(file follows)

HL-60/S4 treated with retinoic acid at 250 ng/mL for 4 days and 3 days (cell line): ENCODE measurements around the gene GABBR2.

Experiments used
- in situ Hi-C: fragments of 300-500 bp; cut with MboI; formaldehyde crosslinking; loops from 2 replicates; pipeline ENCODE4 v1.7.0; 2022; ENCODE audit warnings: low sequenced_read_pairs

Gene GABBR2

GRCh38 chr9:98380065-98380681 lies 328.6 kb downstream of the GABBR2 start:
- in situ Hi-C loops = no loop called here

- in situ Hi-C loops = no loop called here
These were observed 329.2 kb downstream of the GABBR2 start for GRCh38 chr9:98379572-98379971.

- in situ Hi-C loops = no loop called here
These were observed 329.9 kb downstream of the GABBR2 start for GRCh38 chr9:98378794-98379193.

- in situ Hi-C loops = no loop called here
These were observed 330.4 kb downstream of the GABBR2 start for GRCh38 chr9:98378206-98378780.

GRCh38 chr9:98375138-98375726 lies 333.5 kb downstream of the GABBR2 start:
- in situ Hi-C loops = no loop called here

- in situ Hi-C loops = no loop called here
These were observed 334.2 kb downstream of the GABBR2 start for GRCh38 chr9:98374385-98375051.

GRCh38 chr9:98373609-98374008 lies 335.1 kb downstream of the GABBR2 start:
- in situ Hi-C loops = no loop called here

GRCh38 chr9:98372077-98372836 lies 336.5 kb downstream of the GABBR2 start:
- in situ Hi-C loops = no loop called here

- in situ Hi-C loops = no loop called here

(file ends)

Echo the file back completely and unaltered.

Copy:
HL-60/S4 treated with retinoic acid at 250 ng/mL for 4 days and 3 days (cell line): ENCODE measurements around the gene GABBR2.

Experiments used
- in situ Hi-C: fragments of 300-500 bp; cut with MboI; formaldehyde crosslinking; loops from 2 replicates; pipeline ENCODE4 v1.7.0; 2022; ENCODE audit warnings: low sequenced_read_pairs

Gene GABBR2

GRCh38 chr9:98380065-98380681 lies 328.6 kb downstream of the GABBR2 start:
- in situ Hi-C loops = no loop called here

- in situ Hi-C loops = no loop called here
These were observed 329.2 kb downstream of the GABBR2 start for GRCh38 chr9:98379572-98379971.

- in situ Hi-C loops = no loop called here
These were observed 329.9 kb downstream of the GABBR2 start for GRCh38 chr9:98378794-98379193.

- in situ Hi-C loops = no loop called here
These were observed 330.4 kb downstream of the GABBR2 start for GRCh38 chr9:98378206-98378780.

GRCh38 chr9:98375138-98375726 lies 333.5 kb downstream of the GABBR2 start:
- in situ Hi-C loops = no loop called here

- in situ Hi-C loops = no loop called here
These were observed 334.2 kb downstream of the GABBR2 start for GRCh38 chr9:98374385-98375051.

GRCh38 chr9:98373609-98374008 lies 335.1 kb downstream of the GABBR2 start:
- in situ Hi-C loops = no loop called here

GRCh38 chr9:98372077-98372836 lies 336.5 kb downstream of the GABBR2 start:
- in situ Hi-C loops = no loop called here

- in situ Hi-C loops = no loop called here